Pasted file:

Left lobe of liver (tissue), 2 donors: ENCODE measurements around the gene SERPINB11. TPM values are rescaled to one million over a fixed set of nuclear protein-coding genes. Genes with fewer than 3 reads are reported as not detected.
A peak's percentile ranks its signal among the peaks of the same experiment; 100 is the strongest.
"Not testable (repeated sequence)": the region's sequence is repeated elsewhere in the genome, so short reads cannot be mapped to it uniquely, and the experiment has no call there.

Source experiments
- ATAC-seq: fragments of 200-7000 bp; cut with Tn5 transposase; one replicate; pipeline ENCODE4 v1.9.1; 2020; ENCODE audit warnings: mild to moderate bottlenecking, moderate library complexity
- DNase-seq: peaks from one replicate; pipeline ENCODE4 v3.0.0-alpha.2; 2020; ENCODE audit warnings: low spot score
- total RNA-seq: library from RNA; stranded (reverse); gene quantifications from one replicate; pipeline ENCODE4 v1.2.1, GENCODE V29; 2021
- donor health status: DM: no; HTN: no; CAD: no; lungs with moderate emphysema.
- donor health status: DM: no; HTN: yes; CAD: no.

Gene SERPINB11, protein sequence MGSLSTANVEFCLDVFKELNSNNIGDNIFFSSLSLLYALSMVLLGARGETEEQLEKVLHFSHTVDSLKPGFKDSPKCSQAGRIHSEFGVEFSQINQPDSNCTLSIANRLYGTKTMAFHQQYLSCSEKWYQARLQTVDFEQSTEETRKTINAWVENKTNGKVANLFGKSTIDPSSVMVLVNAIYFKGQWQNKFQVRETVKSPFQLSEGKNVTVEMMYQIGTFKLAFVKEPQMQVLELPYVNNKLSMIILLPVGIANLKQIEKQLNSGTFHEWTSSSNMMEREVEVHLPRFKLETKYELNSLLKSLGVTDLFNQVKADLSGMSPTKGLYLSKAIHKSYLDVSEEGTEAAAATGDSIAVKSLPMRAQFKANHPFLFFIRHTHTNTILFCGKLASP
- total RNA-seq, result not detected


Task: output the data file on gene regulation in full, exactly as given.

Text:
Left lobe of liver (tissue), 2 donors: ENCODE measurements around the gene SERPINB11. TPM values are rescaled to one million over a fixed set of nuclear protein-coding genes. Genes with fewer than 3 reads are reported as not detected.
A peak's percentile ranks its signal among the peaks of the same experiment; 100 is the strongest.
"Not testable (repeated sequence)": the region's sequence is repeated elsewhere in the genome, so short reads cannot be mapped to it uniquely, and the experiment has no call there.

Source experiments
- ATAC-seq: fragments of 200-7000 bp; cut with Tn5 transposase; one replicate; pipeline ENCODE4 v1.9.1; 2020; ENCODE audit warnings: mild to moderate bottlenecking, moderate library complexity
- DNase-seq: peaks from one replicate; pipeline ENCODE4 v3.0.0-alpha.2; 2020; ENCODE audit warnings: low spot score
- total RNA-seq: library from RNA; stranded (reverse); gene quantifications from one replicate; pipeline ENCODE4 v1.2.1, GENCODE V29; 2021
- donor health status: DM: no; HTN: no; CAD: no; lungs with moderate emphysema.
- donor health status: DM: no; HTN: yes; CAD: no.

Gene SERPINB11, protein sequence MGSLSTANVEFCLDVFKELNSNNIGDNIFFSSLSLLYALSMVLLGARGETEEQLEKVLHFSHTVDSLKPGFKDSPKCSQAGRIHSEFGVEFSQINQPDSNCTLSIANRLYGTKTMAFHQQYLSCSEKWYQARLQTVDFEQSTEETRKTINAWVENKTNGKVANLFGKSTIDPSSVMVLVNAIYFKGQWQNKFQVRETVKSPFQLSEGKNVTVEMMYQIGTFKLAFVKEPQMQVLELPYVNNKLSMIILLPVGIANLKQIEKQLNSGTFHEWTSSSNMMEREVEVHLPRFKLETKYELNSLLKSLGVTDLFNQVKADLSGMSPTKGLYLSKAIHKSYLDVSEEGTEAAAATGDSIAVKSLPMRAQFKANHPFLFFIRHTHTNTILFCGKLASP
- total RNA-seq, result not detected